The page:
Surrogate markers of progression in Parkinson disease: Correlation between clinical features and neuroimaging

  • Author / Creator
    Wieler, Marguerite
  • Parkinson disease is a progressive neurodegenerative disorder affecting approximately 100,000 Canadians. Loss of dopaminergic neurons in the substantia nigra of the basal ganglia is the prominent pathology associated with many of the motor features that characterise Parkinson disease. Increased levels of iron in the substantia nigra are seen in Parkinson disease although the mechanistic significance is uncertain. It is becoming increasingly clear that the disability associated with Parkinson disease extends beyond motor features and that changes in cognition are prominent features, even in early disease. The debilitating phenomenon “freezing of gait” (FOG) emerges in some with Parkinson disease, often accompanying this decline in cognitive function. The purpose of this research was to test the hypothesis that Parkinson disease is associated with longitudinal changes in motor function and cognition which can be quantified clinically and with brain imaging (magnetic resonance imaging and/or spectroscopy). We hypothesized that imaging markers of abnormal brain structure and function will correlate with these clinical changes and serve as biomarkers of disease progression. In order to investigate this, we evaluated the evolving relationship between clinical manifestations, reflected in changes of gait and cognition, and in vivo structural and functional changes as measured by high field magnetic resonance imaging and spectroscopy in early, untreated individuals with Parkinson disease over a period of 36 months. In the first study (Chapter 2), we evaluated changes in midbrain iron content in a group of early untreated Parkinson disease subjects compared to a control group and correlated evolving motor dysfunction with these changes. Results suggested that the change in midbrain iron content, as estimated by R2*, correlated with a change in motor symptoms over three years in the Parkinson disease group. This provides evidence that this measure may have utility as an imaging marker for Parkinson disease progression. In the second study (Chapter 3), we investigated changes in this same iron-rich midbrain region to determine if changes were associated differently between a cohort of early, untreated Parkinson disease subjects who developed FOG over three years compared to one who did not. While the measured R2* values of both groups changed over time, the FOG group showed more rapid deterioration in motor function and SNc changes suggestive of increased iron content. This result suggests a difference in midbrain pathology between these groups, with increased nigral iron content appearing to be closely associated with severity of motor features in Parkinson disease. To our knowledge, this is the first longitudinal study to observe differences in midbrain iron content, as measured R2* values, to differentiate subjects in whom FOG emerged from those with similar disease duration who did not. In the third study (Chapter 4), we examined the relationship of cognitive changes and clinical motor features, including FOG, with a magnetic resonance spectroscopy maker of regional neuronal loss, NAA/Cr ratio, in the pre-supplementary motor area. We compared a group of early, untreated Parkinson disease to controls and, separately, a group who developed FOG to one that did not, over 36 months. Significant cognitive deficits associated with frontal lobe dysfunction were present in patients with early, untreated Parkinson disease but impaired cognition was not predictive of the development of FOG. In contrast, individuals who developed FOG had worse motor function at baseline and more rapid decline in motor scores over 36 months indicating an association between disease burden and the development of FOG. Together, these results suggest that measures of neuronal loss in the pre-supplementary motor area, reflected in NAA/Cr ratios, are a poor correlate of impaired cognitive and/or motor function, at least in this study cohort with early disease. Midbrain iron content, estimated by R2* values, however, may be a marker of disease progression and may help differentiate those with Parkinson disease who are destined to develop FOG from those who are not.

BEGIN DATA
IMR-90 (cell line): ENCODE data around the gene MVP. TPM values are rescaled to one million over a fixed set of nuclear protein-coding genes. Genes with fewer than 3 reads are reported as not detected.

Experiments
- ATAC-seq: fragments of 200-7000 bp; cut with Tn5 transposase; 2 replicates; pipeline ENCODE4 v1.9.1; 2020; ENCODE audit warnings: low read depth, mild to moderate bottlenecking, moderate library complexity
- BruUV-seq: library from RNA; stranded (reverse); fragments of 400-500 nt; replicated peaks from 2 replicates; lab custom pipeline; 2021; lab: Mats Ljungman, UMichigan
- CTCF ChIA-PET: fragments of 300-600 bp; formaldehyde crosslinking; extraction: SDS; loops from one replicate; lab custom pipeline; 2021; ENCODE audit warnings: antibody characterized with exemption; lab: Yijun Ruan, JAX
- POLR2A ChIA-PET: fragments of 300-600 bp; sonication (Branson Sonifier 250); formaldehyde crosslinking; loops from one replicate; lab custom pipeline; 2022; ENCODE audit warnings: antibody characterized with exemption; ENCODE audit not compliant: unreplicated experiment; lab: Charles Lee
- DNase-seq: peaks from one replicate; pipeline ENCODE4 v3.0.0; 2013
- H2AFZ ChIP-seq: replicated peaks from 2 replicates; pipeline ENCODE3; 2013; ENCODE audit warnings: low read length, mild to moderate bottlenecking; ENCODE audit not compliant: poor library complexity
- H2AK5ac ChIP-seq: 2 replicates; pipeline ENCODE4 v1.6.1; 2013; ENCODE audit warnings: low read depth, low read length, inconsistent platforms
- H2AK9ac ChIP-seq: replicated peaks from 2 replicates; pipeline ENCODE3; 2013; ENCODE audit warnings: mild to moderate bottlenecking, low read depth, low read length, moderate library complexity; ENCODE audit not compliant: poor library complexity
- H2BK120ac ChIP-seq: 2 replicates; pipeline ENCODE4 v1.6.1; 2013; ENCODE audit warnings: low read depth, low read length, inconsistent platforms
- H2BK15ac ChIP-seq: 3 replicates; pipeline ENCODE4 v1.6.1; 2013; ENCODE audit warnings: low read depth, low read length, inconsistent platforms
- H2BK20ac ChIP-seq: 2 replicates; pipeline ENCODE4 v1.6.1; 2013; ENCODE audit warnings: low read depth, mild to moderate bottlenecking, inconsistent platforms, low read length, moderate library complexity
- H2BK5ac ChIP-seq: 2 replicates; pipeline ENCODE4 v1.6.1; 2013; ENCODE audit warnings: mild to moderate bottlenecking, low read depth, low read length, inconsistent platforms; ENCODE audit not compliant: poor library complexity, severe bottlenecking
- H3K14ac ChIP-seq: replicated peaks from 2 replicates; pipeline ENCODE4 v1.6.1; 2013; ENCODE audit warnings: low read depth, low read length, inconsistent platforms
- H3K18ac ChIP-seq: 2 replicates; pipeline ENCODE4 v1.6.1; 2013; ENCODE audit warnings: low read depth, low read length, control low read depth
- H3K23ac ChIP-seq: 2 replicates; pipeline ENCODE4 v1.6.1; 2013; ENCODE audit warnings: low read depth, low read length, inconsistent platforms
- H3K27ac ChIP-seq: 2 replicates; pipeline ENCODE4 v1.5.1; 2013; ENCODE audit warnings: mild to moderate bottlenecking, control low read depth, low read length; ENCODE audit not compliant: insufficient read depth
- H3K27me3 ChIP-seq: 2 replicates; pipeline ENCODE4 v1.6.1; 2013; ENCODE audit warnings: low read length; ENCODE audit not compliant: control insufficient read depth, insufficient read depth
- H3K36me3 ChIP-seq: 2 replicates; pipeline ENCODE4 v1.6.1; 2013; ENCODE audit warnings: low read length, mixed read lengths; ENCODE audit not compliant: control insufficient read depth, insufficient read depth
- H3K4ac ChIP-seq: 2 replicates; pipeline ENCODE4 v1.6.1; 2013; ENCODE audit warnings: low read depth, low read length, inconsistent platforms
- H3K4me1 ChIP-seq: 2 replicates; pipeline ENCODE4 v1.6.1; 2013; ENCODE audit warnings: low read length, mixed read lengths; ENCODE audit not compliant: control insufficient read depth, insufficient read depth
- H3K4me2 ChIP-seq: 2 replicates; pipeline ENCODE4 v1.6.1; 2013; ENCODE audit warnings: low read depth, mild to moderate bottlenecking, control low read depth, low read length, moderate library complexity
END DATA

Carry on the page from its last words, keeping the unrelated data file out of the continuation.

• Subjects / Keywords
  • Graduation date
  • Type of Item
  • Degree
    Doctor of Philosophy
  • DOI
  • License
    This thesis is made available by the University of Alberta Libraries with permission of the copyright owner solely for non-commercial purposes. This thesis, or any portion thereof, may not otherwise be copied or reproduced without the written consent of the copyright owner, except to the extent permitted by Canadian copyright law.
  • Language
  • Institution
    University of Alberta
  • Degree level
  • Department
    • Department of Medicine
  • Specialization
    • Experimental Medicine
  • Supervisor / co-supervisor and their department(s)
    • Martin, W. R. Wayne (Medicine)
  • Examining committee members and their departments
    • Nieuwboer, Alice (KU Lueven)
    • Gray, D. Shaun (Medicine)
    • Allen, Peter S. (Biomedical Engineering)
    • Camicioli, Richard (Medicine)